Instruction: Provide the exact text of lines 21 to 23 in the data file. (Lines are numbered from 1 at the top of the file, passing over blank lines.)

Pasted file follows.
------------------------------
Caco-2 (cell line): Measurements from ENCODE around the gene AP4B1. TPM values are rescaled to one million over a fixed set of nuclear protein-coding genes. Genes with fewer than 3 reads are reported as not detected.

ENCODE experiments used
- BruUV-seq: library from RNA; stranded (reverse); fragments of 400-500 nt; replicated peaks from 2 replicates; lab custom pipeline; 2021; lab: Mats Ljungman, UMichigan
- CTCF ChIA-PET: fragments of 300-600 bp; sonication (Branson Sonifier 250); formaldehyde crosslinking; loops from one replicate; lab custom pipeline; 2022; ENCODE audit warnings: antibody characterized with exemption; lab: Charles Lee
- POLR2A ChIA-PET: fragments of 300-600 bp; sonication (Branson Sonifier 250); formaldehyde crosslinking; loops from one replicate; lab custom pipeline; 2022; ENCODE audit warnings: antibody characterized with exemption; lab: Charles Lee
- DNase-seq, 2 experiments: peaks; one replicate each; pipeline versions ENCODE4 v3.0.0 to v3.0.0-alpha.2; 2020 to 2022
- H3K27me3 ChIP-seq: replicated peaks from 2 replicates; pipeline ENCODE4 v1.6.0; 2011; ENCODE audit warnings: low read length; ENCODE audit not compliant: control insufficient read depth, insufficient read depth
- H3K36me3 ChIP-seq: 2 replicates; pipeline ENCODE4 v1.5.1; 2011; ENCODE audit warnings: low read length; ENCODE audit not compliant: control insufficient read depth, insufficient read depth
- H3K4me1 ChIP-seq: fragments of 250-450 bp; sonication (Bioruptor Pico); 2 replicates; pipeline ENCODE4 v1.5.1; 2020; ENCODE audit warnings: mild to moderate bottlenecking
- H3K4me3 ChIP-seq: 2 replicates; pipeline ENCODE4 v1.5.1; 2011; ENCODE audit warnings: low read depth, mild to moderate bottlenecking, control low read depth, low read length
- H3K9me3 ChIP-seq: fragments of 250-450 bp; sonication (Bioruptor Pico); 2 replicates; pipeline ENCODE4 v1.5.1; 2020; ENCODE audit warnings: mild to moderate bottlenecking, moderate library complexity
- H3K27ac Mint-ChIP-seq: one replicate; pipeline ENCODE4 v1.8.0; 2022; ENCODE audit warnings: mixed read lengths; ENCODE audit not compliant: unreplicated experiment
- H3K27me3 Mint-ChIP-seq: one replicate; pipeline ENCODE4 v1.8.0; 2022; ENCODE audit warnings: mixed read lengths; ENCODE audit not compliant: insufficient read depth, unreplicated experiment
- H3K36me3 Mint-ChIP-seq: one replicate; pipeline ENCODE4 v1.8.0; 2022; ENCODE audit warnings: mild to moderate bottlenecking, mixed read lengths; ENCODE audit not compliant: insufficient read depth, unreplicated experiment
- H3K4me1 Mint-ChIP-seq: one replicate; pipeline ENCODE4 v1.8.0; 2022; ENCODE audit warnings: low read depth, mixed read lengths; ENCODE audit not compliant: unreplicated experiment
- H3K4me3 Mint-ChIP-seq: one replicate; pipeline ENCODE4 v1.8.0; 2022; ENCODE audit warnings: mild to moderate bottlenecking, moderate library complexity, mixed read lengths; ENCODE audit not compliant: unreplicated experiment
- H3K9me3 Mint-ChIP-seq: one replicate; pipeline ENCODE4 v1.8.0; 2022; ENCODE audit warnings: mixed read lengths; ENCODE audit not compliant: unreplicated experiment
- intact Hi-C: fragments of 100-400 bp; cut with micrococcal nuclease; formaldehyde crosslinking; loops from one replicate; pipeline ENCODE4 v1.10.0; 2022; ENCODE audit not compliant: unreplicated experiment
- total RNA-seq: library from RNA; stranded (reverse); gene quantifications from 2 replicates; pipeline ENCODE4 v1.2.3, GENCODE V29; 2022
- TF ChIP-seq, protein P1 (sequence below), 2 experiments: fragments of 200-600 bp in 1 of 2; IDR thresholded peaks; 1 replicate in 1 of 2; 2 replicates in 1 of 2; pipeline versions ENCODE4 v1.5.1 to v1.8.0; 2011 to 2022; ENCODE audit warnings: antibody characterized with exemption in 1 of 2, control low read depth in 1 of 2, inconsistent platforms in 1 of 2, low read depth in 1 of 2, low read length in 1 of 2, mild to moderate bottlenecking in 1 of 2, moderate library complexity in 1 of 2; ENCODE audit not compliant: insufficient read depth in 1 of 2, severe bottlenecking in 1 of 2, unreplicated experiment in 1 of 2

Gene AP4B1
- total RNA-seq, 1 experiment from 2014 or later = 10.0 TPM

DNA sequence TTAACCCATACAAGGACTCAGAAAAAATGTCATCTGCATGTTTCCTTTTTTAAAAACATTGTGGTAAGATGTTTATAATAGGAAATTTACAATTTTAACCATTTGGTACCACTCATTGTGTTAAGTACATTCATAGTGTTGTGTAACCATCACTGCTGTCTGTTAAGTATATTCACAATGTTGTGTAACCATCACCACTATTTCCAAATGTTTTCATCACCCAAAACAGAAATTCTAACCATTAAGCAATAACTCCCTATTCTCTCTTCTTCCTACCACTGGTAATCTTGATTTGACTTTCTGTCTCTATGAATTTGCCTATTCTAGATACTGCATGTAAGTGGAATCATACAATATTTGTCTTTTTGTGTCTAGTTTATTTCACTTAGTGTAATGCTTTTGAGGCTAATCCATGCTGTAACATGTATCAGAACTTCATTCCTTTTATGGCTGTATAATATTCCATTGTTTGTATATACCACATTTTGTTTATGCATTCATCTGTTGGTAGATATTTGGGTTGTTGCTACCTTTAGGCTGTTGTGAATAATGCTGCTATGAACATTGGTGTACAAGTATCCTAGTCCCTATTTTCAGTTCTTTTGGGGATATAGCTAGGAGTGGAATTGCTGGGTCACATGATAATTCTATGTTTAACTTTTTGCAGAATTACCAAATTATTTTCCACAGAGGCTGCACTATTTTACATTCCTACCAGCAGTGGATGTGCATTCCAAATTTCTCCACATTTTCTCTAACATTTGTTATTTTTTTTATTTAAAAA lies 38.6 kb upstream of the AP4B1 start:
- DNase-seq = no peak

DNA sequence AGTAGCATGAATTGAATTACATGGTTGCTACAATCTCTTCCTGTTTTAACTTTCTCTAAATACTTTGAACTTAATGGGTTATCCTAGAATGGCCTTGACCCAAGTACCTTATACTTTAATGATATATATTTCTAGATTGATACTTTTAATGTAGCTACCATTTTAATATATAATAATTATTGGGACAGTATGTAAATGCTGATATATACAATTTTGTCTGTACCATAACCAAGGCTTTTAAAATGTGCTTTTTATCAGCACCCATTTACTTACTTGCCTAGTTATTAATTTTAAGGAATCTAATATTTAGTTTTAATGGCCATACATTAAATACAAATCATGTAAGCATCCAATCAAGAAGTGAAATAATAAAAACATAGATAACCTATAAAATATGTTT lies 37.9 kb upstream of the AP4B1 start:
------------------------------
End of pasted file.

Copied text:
Gene AP4B1
- total RNA-seq, 1 experiment from 2014 or later = 10.0 TPM

DNA sequence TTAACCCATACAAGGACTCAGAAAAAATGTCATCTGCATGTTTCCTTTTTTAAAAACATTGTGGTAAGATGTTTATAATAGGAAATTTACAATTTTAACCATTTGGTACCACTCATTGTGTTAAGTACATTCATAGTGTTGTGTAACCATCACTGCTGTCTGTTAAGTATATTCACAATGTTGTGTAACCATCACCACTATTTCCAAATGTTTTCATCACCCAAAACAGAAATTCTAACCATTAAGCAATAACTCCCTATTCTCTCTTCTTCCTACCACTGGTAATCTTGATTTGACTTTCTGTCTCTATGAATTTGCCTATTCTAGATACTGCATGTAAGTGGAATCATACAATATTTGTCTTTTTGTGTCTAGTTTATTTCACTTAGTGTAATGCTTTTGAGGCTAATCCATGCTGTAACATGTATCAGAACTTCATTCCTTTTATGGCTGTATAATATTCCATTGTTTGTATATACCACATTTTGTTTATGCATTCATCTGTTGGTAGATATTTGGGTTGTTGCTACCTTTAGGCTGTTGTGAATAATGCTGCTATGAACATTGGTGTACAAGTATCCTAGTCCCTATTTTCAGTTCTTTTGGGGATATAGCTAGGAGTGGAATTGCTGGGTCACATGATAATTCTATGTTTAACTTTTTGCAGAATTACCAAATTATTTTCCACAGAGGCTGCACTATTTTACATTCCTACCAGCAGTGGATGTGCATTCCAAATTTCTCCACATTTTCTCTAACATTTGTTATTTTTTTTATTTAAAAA lies 38.6 kb upstream of the AP4B1 start: